The Tree That Owns Itself

I wonder how many other inanimates own themselves?

What I love:

  • This would make a great title: eye-catching and curious
  • It challenges the concept of ownership being something that belongs solely to humans
  • In database terms, it would be self-referential!

The Tree That Owns Itself

How do I manage information better? 50 tips for humanitarian information

How do I manage information better? 50 tips for humanitarian information

50 humanitarian information management tips that apply to just about every human.

Things I love:

  • The colour: Makes the slides feel instantly less “techie”.
  • The layout: A layered approach to onboarding.
  • The concept: Specific to the humanitarian domain means it can focus on what’s needed there the most.
    • Generic or broad guides can suffer from not being specific enough to be really useful.

Hat tip to my colleague Rory Scott:

 

How do you keep track of your ideas, inspiration and bits of useful research?

How do you keep track of your ideas, inspiration and bits of useful research?

I’m ex-Evernote-r. Since they changed their terms & conditions to make me the product, I haven’t found a real home for my stuff. Using Linux probably doesn’t help in the sense that I’d like any “solution” to be platform-agnostic. I’ve found some awesome tools that only work on one platform.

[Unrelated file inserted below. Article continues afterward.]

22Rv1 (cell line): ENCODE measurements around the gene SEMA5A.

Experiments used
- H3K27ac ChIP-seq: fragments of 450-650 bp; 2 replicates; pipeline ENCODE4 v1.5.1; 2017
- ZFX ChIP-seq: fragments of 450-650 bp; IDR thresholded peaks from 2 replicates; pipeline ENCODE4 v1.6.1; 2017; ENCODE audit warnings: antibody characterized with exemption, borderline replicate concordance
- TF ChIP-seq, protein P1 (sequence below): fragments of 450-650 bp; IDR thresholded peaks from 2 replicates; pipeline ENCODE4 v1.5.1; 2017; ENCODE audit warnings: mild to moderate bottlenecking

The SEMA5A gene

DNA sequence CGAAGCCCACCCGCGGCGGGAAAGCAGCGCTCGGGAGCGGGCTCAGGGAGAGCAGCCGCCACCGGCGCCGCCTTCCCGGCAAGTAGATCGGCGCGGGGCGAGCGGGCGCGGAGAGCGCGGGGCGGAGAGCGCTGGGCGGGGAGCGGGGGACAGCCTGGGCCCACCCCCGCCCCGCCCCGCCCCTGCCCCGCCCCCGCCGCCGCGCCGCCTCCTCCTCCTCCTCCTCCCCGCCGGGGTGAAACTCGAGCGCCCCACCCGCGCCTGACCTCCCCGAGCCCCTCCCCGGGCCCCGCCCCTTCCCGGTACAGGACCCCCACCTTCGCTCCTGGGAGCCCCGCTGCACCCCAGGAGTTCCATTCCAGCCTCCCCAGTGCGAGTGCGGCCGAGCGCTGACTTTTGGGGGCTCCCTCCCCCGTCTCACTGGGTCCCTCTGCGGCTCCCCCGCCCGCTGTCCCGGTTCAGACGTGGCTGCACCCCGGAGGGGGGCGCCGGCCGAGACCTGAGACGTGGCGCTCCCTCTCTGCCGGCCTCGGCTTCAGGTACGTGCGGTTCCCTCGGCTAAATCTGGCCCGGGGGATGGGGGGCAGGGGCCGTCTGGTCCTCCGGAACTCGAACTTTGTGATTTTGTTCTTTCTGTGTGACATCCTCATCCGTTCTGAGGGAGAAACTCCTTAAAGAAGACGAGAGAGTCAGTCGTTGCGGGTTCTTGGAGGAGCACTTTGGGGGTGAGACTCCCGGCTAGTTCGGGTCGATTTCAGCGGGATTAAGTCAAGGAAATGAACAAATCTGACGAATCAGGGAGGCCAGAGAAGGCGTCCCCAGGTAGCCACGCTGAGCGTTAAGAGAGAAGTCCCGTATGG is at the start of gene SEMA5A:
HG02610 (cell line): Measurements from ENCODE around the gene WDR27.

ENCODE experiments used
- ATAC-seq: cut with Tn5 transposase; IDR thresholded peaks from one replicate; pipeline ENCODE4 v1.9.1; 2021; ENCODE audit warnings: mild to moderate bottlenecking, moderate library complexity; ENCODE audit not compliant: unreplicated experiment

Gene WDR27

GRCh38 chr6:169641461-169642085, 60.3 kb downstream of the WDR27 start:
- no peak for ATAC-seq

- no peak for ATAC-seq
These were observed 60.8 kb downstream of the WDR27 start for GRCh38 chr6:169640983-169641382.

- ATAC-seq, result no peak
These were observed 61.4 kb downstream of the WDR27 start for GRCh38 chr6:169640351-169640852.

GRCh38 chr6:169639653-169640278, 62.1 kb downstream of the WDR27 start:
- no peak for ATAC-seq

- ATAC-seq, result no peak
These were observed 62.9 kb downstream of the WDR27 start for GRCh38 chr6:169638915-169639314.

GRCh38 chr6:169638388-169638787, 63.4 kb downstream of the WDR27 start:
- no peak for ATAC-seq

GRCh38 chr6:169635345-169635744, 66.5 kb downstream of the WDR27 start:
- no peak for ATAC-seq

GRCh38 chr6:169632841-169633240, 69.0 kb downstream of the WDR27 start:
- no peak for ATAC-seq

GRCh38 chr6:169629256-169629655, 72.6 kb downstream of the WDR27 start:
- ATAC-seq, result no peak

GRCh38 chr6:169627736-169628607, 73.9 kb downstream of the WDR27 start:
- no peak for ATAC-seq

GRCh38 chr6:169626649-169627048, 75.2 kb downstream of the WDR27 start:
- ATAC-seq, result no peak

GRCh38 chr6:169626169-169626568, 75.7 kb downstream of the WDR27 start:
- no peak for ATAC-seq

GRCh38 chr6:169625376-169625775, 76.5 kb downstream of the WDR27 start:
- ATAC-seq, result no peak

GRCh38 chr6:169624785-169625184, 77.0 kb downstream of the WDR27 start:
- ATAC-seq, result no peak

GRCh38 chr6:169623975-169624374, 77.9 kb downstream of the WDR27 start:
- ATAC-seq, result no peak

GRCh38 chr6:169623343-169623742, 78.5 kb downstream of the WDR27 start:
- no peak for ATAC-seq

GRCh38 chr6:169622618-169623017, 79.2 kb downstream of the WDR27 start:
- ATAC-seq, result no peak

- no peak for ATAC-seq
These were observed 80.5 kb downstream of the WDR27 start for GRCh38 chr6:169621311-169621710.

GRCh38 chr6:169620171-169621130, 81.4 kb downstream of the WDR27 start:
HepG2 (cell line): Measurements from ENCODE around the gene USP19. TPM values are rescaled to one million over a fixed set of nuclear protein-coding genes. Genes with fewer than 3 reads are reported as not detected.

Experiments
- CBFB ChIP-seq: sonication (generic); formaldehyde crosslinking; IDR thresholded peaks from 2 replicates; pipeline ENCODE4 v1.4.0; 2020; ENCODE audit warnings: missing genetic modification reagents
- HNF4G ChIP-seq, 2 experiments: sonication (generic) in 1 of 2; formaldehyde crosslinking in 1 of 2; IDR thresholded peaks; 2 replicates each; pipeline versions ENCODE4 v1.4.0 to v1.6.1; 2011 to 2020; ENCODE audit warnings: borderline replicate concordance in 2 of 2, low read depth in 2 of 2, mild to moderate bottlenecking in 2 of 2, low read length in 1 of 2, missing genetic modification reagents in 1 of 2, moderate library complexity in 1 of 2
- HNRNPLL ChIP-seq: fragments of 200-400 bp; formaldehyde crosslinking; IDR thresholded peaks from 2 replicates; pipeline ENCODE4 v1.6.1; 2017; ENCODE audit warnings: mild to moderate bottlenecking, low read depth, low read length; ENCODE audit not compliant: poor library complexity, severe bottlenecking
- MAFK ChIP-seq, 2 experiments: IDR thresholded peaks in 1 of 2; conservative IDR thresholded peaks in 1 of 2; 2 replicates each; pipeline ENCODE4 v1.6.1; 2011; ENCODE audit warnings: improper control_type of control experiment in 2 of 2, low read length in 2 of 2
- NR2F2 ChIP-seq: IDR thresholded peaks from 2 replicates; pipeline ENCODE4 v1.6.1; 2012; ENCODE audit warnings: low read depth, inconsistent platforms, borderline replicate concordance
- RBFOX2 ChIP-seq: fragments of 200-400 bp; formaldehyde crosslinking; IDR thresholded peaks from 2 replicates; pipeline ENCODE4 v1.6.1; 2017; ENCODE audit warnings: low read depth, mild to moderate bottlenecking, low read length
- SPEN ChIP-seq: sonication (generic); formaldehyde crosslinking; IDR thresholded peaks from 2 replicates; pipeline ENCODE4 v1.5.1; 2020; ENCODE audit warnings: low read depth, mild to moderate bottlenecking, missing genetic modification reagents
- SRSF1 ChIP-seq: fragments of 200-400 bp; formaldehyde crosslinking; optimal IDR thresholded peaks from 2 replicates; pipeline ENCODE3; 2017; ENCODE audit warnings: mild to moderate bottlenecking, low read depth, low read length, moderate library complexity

So I took to the Twitter hive mind to ask: Hey folks! How do you keep track of your ideas, inspiration and bits of useful research?

I got some excellent replies: a huge thank you to everyone who took time out of their weekend to reply.

Here’s what I learned:

  • Most people have somewhere to store their research, links or thoughts be that blogging, Evernote, Onenote, Google Keep, or a notebook.
  • Some people have a way to keep work moving along nicely, for example Trello.
  • Having a method that works for you can saving you from productivity porn, where you spend more time working on becoming creative organised and productive than being creative, organised and productive.

I especially liked Matt Jukes using blogging as memory:

And Abi using tried and tested paper as a bullet journal:

In a nutshell? I want a supporting scaffolding for my interests and work rather than being sucked into the tyranny of productivity. So I’ll think about how I want to be organised and find a tool-agnostic method that works for me. Finding the tools first won’t get me the results I’m looking for nor do I need to have everything in one place.

What next? I’m reading or rather listening to Getting Things Done: : The Art of Stress-free Productivity recommended by Lucy Knight. Then I’ll iterate with my existing tools and find out what works for me.

Two things I was reminded of this weekend? Methods > Tools, Blogging as Memory.

This is a working in the open blog post. It’s off the cuff, stream of consciousness stuff to capture what I’m doing, learning and sharing.

img: Jim Campbell, Scattered Light